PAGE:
Vanda Pharmaceuticals Inc. v. Teva Pharmaceuticals USA, Inc.


Question(s) Presented

“Section 103 of title 35 of the U.S. Code provides that an invention is not patentable if it ‘would have been obvious’ to a person of ordinary skill in the relevant art. In KSR International Co. v. Teleflex, Inc., this Court explained that a ‘combination of familiar elements according to known methods is likely to be obvious when it does no more than yield predictable results.’ 550 U.S. 398, 416 (2007).”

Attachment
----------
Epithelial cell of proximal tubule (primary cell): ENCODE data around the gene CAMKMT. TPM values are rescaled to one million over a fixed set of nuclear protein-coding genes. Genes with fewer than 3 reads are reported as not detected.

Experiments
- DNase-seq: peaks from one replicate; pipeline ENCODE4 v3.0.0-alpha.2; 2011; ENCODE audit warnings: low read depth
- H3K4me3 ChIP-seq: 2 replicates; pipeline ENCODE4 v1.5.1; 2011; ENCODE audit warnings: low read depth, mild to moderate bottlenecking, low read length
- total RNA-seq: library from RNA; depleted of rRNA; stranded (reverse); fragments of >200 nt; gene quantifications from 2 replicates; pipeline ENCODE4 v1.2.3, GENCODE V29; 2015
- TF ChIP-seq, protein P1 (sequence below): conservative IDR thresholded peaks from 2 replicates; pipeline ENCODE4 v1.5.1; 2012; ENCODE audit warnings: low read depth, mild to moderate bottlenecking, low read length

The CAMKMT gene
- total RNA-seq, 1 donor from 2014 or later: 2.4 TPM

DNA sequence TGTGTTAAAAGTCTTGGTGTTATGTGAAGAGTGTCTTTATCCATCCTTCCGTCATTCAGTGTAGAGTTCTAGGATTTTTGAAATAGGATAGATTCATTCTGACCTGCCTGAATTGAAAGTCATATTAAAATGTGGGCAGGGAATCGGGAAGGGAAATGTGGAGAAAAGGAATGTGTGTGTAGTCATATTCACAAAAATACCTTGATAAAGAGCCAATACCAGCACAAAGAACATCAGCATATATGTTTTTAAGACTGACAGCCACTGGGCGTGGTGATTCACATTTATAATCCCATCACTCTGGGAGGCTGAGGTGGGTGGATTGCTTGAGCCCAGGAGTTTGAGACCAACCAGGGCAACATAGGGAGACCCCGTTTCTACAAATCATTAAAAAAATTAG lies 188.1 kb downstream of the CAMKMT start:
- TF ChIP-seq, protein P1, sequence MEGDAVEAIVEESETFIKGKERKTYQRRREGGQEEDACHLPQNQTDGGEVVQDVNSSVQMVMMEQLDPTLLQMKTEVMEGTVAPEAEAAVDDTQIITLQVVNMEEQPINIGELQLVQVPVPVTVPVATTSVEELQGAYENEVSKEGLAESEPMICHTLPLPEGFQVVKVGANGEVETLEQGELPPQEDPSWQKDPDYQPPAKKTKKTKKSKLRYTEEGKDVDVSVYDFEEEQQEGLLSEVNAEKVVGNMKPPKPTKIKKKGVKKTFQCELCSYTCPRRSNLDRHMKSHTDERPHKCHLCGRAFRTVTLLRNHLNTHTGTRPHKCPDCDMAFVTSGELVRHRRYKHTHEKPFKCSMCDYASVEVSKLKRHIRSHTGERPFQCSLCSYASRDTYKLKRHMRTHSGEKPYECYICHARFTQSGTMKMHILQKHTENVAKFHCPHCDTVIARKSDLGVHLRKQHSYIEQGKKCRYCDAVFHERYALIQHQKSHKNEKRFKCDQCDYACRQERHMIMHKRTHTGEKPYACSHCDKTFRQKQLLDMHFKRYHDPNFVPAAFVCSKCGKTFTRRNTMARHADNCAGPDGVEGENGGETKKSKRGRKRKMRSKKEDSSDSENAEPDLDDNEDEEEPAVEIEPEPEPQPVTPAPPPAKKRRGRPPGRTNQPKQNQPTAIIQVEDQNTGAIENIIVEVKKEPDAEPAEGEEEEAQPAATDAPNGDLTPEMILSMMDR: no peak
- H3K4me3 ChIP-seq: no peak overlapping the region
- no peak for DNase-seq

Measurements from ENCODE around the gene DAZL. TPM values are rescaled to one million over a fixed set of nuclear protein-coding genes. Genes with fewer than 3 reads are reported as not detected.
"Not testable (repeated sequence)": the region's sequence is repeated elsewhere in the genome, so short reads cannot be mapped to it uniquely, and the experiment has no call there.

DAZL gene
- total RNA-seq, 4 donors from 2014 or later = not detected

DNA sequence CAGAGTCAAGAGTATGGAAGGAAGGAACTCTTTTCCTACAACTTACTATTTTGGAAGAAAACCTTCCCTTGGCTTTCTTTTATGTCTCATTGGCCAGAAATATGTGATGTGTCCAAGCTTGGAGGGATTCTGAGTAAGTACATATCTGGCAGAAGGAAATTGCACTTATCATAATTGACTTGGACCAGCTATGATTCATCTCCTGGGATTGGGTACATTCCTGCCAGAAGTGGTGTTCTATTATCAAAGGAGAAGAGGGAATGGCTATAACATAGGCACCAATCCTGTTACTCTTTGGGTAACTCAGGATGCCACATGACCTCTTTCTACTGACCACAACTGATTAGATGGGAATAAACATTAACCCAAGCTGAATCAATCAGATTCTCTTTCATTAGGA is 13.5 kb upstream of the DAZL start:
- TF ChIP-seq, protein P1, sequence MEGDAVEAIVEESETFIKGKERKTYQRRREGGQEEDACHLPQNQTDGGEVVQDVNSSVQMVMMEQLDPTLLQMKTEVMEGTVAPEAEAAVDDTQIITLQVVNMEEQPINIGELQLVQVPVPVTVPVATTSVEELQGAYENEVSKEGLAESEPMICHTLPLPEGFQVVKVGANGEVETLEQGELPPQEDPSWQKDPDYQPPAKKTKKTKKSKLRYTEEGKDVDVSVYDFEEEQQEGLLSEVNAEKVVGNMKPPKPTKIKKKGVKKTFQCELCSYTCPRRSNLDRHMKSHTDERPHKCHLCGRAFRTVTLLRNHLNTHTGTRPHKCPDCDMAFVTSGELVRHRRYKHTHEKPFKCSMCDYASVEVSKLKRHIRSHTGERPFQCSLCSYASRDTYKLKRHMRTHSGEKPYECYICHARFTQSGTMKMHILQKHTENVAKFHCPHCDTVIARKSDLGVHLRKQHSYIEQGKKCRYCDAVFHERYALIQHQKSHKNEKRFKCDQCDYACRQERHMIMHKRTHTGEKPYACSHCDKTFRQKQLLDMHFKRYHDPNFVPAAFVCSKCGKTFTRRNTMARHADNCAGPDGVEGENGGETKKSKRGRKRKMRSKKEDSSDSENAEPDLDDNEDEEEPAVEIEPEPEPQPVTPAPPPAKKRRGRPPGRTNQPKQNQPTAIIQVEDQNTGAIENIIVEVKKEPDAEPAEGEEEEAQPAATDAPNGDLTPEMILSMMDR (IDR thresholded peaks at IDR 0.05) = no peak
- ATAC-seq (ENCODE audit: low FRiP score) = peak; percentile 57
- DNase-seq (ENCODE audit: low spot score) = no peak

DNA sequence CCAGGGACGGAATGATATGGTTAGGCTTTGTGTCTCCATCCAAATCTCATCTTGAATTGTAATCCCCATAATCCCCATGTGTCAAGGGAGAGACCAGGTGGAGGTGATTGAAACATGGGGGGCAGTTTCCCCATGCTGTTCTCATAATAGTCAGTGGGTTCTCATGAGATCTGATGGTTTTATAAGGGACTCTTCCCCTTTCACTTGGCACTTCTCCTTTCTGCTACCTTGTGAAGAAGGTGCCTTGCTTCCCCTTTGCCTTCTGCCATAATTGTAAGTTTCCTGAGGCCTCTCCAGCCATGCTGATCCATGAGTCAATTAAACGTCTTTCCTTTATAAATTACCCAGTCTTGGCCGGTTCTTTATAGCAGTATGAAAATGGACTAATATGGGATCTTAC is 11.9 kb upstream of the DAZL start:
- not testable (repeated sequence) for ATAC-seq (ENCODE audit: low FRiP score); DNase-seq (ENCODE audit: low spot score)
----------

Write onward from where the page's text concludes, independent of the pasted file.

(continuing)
“The Federal Circuit, based on its own longstanding rule, holds that a combination of known elements is obvious where an ordinarily skilled artisan would have a ‘reasonable expectation of success’ in reaching the resulting invention. Applying that rule here, the Federal Circuit concluded that the mere existence of a clinical trial and long-existing general FDA guidance would contribute to a skilled artisan’s reasonable expectation of success, rendering the results of the ensuing experimentation unpatentable, no matter how innovative or unpredictable the results.”

“The question presented is:”

“Whether obviousness requires a showing of ‘predictable’ results, as this Court held in KSR, or a mere ‘reasonable expectation of success,’ as the Federal Circuit has held both before and after KSR?”

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